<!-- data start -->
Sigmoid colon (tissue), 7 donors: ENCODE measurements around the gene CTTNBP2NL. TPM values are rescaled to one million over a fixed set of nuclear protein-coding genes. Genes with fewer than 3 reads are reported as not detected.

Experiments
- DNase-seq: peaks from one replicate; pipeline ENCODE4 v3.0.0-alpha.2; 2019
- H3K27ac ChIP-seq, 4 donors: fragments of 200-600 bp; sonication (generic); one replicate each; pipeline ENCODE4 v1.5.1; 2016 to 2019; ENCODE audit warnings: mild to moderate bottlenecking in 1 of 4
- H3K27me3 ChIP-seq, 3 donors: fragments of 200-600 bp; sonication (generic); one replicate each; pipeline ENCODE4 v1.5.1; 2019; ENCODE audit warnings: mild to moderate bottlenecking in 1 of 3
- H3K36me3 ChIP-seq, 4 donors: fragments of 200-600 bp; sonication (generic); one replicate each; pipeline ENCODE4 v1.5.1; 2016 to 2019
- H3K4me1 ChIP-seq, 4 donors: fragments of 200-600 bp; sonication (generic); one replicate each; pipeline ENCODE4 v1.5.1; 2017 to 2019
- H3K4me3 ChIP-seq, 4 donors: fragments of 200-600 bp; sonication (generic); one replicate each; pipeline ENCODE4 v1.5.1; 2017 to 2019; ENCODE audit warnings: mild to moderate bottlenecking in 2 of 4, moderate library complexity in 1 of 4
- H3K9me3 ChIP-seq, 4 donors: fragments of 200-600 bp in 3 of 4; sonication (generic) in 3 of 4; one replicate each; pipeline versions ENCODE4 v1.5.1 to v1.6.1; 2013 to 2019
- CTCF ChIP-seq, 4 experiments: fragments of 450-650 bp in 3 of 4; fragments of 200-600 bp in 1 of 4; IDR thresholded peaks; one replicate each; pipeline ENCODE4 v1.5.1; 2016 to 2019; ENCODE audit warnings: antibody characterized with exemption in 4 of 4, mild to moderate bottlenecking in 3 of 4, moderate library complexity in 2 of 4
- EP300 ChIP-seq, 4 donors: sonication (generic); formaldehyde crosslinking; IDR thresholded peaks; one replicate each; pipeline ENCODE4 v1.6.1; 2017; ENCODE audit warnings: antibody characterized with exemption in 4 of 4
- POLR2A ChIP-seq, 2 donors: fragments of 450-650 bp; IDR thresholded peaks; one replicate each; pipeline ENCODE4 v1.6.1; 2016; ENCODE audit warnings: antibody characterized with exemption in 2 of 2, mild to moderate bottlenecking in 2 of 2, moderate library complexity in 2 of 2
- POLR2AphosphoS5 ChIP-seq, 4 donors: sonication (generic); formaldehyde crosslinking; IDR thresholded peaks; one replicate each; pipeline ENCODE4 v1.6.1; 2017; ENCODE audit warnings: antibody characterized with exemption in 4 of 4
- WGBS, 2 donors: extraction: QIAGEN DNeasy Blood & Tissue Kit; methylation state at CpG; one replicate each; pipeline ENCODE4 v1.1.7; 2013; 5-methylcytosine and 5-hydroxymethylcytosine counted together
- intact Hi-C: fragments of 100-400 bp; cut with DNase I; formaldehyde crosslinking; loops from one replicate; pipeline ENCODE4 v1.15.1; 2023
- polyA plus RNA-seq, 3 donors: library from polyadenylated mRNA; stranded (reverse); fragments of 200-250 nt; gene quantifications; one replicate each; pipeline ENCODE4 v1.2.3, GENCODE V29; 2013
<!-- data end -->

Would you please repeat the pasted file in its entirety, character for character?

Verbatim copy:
Sigmoid colon (tissue), 7 donors: ENCODE measurements around the gene CTTNBP2NL. TPM values are rescaled to one million over a fixed set of nuclear protein-coding genes. Genes with fewer than 3 reads are reported as not detected.

Experiments
- DNase-seq: peaks from one replicate; pipeline ENCODE4 v3.0.0-alpha.2; 2019
- H3K27ac ChIP-seq, 4 donors: fragments of 200-600 bp; sonication (generic); one replicate each; pipeline ENCODE4 v1.5.1; 2016 to 2019; ENCODE audit warnings: mild to moderate bottlenecking in 1 of 4
- H3K27me3 ChIP-seq, 3 donors: fragments of 200-600 bp; sonication (generic); one replicate each; pipeline ENCODE4 v1.5.1; 2019; ENCODE audit warnings: mild to moderate bottlenecking in 1 of 3
- H3K36me3 ChIP-seq, 4 donors: fragments of 200-600 bp; sonication (generic); one replicate each; pipeline ENCODE4 v1.5.1; 2016 to 2019
- H3K4me1 ChIP-seq, 4 donors: fragments of 200-600 bp; sonication (generic); one replicate each; pipeline ENCODE4 v1.5.1; 2017 to 2019
- H3K4me3 ChIP-seq, 4 donors: fragments of 200-600 bp; sonication (generic); one replicate each; pipeline ENCODE4 v1.5.1; 2017 to 2019; ENCODE audit warnings: mild to moderate bottlenecking in 2 of 4, moderate library complexity in 1 of 4
- H3K9me3 ChIP-seq, 4 donors: fragments of 200-600 bp in 3 of 4; sonication (generic) in 3 of 4; one replicate each; pipeline versions ENCODE4 v1.5.1 to v1.6.1; 2013 to 2019
- CTCF ChIP-seq, 4 experiments: fragments of 450-650 bp in 3 of 4; fragments of 200-600 bp in 1 of 4; IDR thresholded peaks; one replicate each; pipeline ENCODE4 v1.5.1; 2016 to 2019; ENCODE audit warnings: antibody characterized with exemption in 4 of 4, mild to moderate bottlenecking in 3 of 4, moderate library complexity in 2 of 4
- EP300 ChIP-seq, 4 donors: sonication (generic); formaldehyde crosslinking; IDR thresholded peaks; one replicate each; pipeline ENCODE4 v1.6.1; 2017; ENCODE audit warnings: antibody characterized with exemption in 4 of 4
- POLR2A ChIP-seq, 2 donors: fragments of 450-650 bp; IDR thresholded peaks; one replicate each; pipeline ENCODE4 v1.6.1; 2016; ENCODE audit warnings: antibody characterized with exemption in 2 of 2, mild to moderate bottlenecking in 2 of 2, moderate library complexity in 2 of 2
- POLR2AphosphoS5 ChIP-seq, 4 donors: sonication (generic); formaldehyde crosslinking; IDR thresholded peaks; one replicate each; pipeline ENCODE4 v1.6.1; 2017; ENCODE audit warnings: antibody characterized with exemption in 4 of 4
- WGBS, 2 donors: extraction: QIAGEN DNeasy Blood & Tissue Kit; methylation state at CpG; one replicate each; pipeline ENCODE4 v1.1.7; 2013; 5-methylcytosine and 5-hydroxymethylcytosine counted together
- intact Hi-C: fragments of 100-400 bp; cut with DNase I; formaldehyde crosslinking; loops from one replicate; pipeline ENCODE4 v1.15.1; 2023
- polyA plus RNA-seq, 3 donors: library from polyadenylated mRNA; stranded (reverse); fragments of 200-250 nt; gene quantifications; one replicate each; pipeline ENCODE4 v1.2.3, GENCODE V29; 2013